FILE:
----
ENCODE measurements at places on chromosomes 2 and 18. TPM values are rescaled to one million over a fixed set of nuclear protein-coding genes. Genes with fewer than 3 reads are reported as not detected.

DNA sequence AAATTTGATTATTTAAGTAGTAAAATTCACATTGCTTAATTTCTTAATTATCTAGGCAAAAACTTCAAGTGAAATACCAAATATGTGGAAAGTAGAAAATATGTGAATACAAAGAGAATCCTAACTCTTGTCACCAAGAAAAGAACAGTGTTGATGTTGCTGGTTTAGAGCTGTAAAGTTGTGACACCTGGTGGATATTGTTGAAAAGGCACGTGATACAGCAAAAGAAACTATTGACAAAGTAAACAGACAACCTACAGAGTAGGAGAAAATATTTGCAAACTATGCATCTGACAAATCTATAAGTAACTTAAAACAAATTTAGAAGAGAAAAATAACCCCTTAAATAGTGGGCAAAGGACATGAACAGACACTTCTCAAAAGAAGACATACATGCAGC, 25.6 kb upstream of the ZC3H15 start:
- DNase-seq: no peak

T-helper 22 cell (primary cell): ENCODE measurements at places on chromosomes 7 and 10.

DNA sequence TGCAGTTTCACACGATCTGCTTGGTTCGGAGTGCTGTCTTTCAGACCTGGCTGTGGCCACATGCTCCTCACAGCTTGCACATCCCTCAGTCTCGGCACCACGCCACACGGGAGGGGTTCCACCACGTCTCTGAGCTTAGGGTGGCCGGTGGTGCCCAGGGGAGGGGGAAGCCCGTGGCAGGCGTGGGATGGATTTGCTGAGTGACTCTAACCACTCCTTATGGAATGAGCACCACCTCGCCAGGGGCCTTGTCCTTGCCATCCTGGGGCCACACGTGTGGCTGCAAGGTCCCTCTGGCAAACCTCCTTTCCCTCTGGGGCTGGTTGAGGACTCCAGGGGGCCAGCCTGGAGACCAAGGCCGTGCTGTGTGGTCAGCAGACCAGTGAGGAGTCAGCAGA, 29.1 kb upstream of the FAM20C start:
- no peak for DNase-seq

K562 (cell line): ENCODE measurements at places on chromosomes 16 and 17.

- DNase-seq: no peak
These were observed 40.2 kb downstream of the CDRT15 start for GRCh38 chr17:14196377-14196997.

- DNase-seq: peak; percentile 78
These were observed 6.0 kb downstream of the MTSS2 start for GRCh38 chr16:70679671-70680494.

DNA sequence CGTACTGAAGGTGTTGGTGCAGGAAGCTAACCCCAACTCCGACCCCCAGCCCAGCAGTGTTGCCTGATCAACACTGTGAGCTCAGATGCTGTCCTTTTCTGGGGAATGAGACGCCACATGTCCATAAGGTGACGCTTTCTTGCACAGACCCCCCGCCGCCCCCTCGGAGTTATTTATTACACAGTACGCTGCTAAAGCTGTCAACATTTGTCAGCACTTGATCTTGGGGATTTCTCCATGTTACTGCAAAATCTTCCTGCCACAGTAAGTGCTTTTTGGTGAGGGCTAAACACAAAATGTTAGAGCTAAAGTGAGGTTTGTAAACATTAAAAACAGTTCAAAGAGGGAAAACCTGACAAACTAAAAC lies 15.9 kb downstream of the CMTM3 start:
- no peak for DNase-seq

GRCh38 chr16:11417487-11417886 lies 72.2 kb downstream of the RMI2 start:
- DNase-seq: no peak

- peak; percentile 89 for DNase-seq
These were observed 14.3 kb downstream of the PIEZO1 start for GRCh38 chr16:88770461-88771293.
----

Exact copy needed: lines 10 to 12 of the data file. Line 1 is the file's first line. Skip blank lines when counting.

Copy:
- DNase-seq: peak; percentile 78
These were observed 6.0 kb downstream of the MTSS2 start for GRCh38 chr16:70679671-70680494.

DNA sequence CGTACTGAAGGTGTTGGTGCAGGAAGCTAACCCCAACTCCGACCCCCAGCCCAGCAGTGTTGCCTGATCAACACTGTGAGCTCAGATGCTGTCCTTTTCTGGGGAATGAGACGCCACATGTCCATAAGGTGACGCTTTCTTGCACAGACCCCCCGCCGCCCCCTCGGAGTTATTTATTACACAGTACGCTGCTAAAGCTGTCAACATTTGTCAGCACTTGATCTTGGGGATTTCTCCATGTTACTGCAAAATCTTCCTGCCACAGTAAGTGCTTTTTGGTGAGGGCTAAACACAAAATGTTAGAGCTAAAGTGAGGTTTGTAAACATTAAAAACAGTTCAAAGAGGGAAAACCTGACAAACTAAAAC lies 15.9 kb downstream of the CMTM3 start: